US returns 250 antiques to India after investigation into stolen art

Tens of thousands of antiquities were allegedly smuggled into the United States by merchant Subhash Kapoor, who has denied the allegations.

The United States authorities have returned around 250 antiquities to India in a long-running investigation into a stolen art scheme.

The items, worth an estimated $ 15 million, were delivered Thursday during a ceremony at the Indian Consulate in New York City.

The centerpiece is a bronze Shiva Nataraja valued at $ 4 million, authorities said.

The ceremony follows an extensive investigation by the Manhattan District Attorney’s office and the U.S. Immigration and Customs Enforcement, which focused on tens of thousands of antiquities allegedly smuggled into the U.S. by merchant Subhash Kapoor, who has denied the allegations.

The case “serves as a powerful reminder that people who prowl holy temples for individual gain are committing crimes not only against a country’s heritage but also against its present and future,” said District Attorney Cyrus Vance Jr. it’s a statement.

Some of the stolen items that are returned to India are displayed during a ceremony at the Indian consulate in New York. [Seth Wenig/AP]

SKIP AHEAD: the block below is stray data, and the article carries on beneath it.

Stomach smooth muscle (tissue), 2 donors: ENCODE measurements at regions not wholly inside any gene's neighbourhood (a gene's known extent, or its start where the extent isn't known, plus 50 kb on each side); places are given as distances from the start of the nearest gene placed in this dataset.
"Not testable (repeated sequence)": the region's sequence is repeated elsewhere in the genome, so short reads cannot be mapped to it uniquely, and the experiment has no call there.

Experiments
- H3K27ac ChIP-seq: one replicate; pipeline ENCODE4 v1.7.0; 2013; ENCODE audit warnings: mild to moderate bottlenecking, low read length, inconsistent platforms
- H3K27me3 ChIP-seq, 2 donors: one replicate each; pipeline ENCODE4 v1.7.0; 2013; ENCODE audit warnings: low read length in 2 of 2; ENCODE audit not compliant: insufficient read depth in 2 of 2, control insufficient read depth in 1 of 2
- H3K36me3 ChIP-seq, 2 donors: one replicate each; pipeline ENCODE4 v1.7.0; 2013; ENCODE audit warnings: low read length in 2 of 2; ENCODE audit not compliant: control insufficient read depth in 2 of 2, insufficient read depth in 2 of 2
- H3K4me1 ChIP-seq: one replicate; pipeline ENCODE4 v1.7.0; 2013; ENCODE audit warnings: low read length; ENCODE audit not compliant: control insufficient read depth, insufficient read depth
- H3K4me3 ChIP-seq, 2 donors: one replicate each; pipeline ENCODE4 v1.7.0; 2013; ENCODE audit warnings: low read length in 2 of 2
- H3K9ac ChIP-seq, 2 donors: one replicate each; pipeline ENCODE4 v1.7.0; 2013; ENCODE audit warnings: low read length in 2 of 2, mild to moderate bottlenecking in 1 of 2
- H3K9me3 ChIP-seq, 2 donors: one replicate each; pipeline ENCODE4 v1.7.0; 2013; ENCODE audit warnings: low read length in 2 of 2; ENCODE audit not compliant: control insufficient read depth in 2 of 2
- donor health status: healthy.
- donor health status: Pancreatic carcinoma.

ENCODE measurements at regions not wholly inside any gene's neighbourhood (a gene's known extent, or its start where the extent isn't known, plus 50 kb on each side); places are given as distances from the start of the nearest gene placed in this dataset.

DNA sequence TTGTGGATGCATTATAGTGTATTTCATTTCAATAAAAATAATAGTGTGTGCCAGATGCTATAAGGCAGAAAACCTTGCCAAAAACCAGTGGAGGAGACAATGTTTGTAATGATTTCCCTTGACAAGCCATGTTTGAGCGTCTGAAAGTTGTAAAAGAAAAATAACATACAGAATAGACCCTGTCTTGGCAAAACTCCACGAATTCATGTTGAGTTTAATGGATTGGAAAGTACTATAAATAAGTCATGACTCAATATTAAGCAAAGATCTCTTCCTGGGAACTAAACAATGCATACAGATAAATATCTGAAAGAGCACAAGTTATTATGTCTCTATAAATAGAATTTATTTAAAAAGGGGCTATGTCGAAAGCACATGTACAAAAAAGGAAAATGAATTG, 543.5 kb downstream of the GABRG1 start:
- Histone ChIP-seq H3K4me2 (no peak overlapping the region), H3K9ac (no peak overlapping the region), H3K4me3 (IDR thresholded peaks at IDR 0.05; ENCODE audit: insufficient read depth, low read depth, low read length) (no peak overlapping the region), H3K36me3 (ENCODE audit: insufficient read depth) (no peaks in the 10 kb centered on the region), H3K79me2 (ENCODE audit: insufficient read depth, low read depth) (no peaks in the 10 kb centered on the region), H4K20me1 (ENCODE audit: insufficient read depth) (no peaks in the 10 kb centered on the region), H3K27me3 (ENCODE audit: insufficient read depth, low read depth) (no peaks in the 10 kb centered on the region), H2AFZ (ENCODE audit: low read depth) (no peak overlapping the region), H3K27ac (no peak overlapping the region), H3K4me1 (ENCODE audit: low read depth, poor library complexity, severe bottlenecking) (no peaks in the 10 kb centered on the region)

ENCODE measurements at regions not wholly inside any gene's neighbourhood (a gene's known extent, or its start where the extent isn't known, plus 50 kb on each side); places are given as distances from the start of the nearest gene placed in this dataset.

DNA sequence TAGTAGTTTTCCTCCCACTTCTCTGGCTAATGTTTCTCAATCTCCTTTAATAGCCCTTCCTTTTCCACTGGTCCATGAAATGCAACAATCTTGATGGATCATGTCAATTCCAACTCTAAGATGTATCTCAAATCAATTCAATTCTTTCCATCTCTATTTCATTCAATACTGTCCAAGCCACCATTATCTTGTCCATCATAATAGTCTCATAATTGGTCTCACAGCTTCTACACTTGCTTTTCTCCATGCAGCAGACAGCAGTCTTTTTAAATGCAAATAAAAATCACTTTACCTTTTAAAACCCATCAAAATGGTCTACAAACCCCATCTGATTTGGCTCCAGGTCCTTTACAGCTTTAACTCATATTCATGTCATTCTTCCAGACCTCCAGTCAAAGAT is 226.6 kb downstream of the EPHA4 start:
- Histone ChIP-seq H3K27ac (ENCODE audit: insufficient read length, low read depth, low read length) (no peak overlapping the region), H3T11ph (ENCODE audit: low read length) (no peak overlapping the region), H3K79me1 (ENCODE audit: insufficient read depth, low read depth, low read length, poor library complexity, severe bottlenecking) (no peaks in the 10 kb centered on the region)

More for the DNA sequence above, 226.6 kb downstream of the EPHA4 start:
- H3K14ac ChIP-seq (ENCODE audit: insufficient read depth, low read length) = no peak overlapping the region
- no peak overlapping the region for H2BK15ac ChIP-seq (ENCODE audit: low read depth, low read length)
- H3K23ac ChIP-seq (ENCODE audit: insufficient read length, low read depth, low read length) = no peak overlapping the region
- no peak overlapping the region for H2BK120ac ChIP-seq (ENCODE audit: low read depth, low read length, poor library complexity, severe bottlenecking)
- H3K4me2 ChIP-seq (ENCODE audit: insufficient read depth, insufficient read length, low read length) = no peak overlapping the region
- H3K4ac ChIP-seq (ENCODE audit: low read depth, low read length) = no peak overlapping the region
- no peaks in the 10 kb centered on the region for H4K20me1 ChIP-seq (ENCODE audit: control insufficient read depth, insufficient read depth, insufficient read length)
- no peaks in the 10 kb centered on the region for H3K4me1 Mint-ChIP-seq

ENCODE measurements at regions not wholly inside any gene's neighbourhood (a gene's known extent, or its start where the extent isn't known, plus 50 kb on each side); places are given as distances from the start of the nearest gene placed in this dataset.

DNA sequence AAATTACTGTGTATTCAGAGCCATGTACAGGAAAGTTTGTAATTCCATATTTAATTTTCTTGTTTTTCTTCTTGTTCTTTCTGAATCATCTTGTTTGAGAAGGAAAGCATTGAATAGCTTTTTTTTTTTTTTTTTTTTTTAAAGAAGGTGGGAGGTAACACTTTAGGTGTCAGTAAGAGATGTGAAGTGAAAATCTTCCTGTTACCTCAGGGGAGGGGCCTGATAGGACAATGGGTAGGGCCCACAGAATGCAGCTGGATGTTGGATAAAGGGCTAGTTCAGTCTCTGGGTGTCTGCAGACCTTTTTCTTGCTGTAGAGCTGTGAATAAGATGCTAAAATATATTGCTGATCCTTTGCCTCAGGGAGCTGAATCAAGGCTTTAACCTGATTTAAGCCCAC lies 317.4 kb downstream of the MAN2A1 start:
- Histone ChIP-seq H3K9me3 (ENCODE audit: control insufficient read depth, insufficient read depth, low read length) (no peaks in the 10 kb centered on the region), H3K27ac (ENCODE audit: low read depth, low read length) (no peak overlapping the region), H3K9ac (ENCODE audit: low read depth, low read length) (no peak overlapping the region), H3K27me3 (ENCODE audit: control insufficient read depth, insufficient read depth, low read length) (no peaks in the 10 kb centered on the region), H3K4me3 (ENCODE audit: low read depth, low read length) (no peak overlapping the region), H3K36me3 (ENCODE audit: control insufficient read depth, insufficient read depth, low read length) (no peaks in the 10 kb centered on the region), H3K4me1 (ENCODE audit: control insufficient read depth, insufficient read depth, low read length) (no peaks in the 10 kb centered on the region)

Authorities say Kapoor, jailed in India and facing charges there pending an extradition request from the United States, used his Art of the Past gallery in New York to smuggle looted treasures from India and several Southeast Asian countries.

The investigation has resulted in the recovery of 2,500 artifacts valued at $ 143 million and the conviction of six Kapoor co-conspirators, Vance said.

Shiva Nataraja’s bronze was sold by the mother of Nancy Wiener, a gallery operator who pleaded guilty in the case earlier this month to charges of conspiracy and possession of stolen property, authorities said.

Nancy Wiener sold looted items to major museums in Australia and Singapore, they said.

The US authorities have returned some 250 antiquities to India in a long-running investigation into a stolen art scheme. [Seth Wenig/AP]

In June, the district attorney’s office returned more than two dozen artifacts worth $ 3.8 million to Cambodia as part of the investigation. Another 33 objects were sent back to Afghanistan in April.

Court documents filed in New York say that Kapoor went to great lengths to acquire the artifacts, many of them statues of Hindu deities, and then falsified their provenance with forged documents.

They say that Kapoor traveled the world in search of antiquities that had been looted from temples, houses and archaeological sites. Some of the artifacts were recovered from Kapoor’s storage units in New York.

Kapoor had the items cleaned and repaired to remove any damage from illegal excavations, then illegally exported them to the United States from their home countries, according to US prosecutors.



Reference-www.aljazeera.com

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